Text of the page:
Abstract 2290: Assessment of Left Ventricular Torsion Using Two Dimensional Speckle Tracking Echocardiography: Comparison with Tagged Cardiac Magnetic Resonance.
Background. LV torsion from helically oriented myofibers is a key parameter of cardiac performance. Until now, LV torsion could only be assessed using tagged cardiac magnetic resonance (cMR). Because of its high spatial and temporal resolution, speckle tracking echocardiography (STE) could be an alternative to cMR. STE offers the opportunity to track myocardial motion independently of both cardiac translation and angle-dependency. The aim of this study was to evaluate the accuracy and reproducibility of STE for the estimation of LV torsion using cMR as the reference standard.
Methods. Ten controls and 43 patients with a variety of cardiac disease underwent cMR and STE on the same day. STE datasets were analyzed using a prototype version of the 2DQ QLab software that allows to track speckles on a frame by frame basis in the endocardium and epicardium, and to derive LV torsion and twisting velocities. Care was taken to analyze cMR and STE data on similar short-axis slices, matched on basis of their end-diastolic internal dimensions. Inter- and intraobserver variabilities were estimated by two blinded observers for 20 patients. In 5 volunteers STE and cMR were repeated twice to assess test-retest reproducibility.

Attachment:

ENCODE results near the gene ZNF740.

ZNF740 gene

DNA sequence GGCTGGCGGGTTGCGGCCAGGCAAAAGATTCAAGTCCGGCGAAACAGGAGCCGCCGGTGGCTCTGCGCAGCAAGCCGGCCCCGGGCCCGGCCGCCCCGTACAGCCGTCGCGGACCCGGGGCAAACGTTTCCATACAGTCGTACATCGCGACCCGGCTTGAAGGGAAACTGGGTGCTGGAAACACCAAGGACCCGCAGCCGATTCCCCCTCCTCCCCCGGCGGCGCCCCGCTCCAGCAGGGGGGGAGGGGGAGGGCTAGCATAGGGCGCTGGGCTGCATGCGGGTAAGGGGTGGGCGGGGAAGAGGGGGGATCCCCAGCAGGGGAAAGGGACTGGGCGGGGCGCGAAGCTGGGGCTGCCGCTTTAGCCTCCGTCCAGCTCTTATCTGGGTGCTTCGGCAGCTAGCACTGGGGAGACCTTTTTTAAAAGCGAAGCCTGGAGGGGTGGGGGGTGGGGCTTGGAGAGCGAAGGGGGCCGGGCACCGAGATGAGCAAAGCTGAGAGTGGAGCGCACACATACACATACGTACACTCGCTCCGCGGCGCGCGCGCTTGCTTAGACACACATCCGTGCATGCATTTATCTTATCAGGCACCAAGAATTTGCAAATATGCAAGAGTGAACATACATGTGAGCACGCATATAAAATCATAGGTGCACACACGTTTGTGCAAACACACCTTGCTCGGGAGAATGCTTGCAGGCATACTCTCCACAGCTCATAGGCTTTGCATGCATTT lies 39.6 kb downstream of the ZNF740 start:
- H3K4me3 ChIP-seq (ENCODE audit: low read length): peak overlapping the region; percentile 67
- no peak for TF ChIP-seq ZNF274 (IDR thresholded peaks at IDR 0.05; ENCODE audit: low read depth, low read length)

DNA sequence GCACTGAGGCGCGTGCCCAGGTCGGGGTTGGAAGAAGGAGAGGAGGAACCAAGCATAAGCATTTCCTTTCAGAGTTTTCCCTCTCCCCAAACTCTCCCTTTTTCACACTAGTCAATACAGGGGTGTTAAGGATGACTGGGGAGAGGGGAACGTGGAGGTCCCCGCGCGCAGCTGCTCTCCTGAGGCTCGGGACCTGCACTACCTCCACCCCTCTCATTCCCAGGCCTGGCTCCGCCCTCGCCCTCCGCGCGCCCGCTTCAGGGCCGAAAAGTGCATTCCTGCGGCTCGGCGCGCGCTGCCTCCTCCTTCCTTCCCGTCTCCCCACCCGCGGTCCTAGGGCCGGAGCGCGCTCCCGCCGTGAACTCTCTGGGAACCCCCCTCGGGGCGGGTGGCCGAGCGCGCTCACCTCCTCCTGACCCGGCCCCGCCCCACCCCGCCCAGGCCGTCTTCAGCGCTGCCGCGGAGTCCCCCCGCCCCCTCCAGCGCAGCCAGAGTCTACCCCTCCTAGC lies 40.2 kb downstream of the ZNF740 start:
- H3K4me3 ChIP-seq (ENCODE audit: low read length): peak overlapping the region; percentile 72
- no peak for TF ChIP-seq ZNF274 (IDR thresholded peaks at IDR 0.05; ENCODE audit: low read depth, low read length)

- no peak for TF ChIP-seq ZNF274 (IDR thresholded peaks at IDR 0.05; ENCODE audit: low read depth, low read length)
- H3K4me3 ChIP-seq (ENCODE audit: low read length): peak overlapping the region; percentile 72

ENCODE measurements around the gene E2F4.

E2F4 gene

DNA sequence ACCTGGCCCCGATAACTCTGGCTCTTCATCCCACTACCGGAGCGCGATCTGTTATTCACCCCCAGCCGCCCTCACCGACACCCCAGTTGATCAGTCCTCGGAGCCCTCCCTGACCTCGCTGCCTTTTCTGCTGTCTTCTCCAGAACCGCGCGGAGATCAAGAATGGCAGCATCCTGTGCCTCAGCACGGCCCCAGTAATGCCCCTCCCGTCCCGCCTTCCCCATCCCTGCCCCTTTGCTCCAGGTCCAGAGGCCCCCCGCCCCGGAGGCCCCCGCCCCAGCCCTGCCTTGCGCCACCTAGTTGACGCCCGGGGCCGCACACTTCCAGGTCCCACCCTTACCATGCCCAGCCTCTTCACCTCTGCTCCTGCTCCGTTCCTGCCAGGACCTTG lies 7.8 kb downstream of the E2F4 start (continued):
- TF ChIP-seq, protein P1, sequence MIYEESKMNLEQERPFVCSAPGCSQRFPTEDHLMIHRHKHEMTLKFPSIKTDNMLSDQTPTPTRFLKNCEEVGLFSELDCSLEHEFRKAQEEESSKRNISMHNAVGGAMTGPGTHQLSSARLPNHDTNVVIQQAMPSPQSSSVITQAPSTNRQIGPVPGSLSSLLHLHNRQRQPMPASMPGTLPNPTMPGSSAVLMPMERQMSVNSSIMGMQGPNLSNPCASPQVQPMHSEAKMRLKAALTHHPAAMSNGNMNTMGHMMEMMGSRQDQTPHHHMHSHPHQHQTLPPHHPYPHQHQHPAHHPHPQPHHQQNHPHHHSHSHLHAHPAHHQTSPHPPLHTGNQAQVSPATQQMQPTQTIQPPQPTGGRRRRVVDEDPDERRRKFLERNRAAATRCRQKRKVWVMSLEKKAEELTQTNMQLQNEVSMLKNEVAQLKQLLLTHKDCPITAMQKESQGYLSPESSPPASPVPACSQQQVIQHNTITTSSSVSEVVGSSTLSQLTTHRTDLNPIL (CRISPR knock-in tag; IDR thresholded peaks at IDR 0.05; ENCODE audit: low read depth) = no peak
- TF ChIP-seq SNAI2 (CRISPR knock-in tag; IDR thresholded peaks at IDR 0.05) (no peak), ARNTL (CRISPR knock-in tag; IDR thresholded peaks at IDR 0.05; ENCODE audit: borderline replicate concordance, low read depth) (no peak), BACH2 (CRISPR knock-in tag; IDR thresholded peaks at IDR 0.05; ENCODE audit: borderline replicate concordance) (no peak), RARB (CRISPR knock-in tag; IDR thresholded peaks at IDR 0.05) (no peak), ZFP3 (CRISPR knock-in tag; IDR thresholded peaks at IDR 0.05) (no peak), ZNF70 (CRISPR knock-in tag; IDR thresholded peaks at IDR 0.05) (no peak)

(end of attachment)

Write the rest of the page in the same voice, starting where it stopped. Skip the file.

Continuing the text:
Results. Measurements of endocardial, midwall and epicardial torsion by cMR and STE did not differ significantly from each other (12.6 ± 5.9° vs. 12.5 ± 5.6°, 10.7 ± 4.7° vs. 9.7 ± 4.1°, and 8.9 ± 4.1° vs. 8.5 ± 3.8°, all p=ns) and were highly correlated (r=0.96, 0.88 and 0.79), with only small intertechniques biases (0.11 ± 3.4°, 0.98 ± 4.7° and 0.4 ± 5.28°). Peak twisting velocities, obtained by deriving systolic torsion over time, were also similar between cMR and STE (54 ± 18°/s and 63 ± 23°/s, p=ns) and were highly correlated (r=0.74). The intra- and interobserver agreement for peak LV torsion measurements, assessed by the intraclass correlation coefficient, was equally good for cMR (ICC=0.98 and 0.96; bias 0.3 ± 2.9 and 0.65 ± 3.1°) and for STE (ICC=0.98 and 0.96; bias 0.05 ± 2.8 and 0.13 ± 4.7°). Test-retest reproducibility was also excellent.
Conclusions. Our data show that, compared to cMR, STE allows LV torsion to be accurately and reproducibly measured. This should make LV torsion assessment more available in clinical and research cardiology.